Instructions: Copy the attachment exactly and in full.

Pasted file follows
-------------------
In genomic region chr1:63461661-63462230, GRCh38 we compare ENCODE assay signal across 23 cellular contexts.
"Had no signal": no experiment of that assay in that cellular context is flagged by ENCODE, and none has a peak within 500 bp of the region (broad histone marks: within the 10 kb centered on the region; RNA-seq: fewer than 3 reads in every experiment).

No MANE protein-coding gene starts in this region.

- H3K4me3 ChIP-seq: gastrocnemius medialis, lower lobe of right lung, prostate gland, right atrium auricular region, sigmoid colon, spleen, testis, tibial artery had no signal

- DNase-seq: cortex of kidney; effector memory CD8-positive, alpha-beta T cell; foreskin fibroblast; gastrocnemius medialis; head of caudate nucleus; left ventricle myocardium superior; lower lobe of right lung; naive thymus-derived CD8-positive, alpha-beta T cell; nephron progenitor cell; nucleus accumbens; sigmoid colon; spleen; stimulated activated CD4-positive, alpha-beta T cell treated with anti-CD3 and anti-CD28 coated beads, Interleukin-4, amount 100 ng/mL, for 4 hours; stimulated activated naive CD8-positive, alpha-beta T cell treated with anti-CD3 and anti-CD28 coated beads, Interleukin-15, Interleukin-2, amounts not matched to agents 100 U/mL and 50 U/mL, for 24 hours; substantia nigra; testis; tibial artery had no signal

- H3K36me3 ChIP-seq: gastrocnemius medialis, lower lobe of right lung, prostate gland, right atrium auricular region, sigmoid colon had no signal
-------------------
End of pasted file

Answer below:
In genomic region chr1:63461661-63462230, GRCh38 we compare ENCODE assay signal across 23 cellular contexts.
"Had no signal": no experiment of that assay in that cellular context is flagged by ENCODE, and none has a peak within 500 bp of the region (broad histone marks: within the 10 kb centered on the region; RNA-seq: fewer than 3 reads in every experiment).

No MANE protein-coding gene starts in this region.

- H3K4me3 ChIP-seq: gastrocnemius medialis, lower lobe of right lung, prostate gland, right atrium auricular region, sigmoid colon, spleen, testis, tibial artery had no signal

- DNase-seq: cortex of kidney; effector memory CD8-positive, alpha-beta T cell; foreskin fibroblast; gastrocnemius medialis; head of caudate nucleus; left ventricle myocardium superior; lower lobe of right lung; naive thymus-derived CD8-positive, alpha-beta T cell; nephron progenitor cell; nucleus accumbens; sigmoid colon; spleen; stimulated activated CD4-positive, alpha-beta T cell treated with anti-CD3 and anti-CD28 coated beads, Interleukin-4, amount 100 ng/mL, for 4 hours; stimulated activated naive CD8-positive, alpha-beta T cell treated with anti-CD3 and anti-CD28 coated beads, Interleukin-15, Interleukin-2, amounts not matched to agents 100 U/mL and 50 U/mL, for 24 hours; substantia nigra; testis; tibial artery had no signal

- H3K36me3 ChIP-seq: gastrocnemius medialis, lower lobe of right lung, prostate gland, right atrium auricular region, sigmoid colon had no signal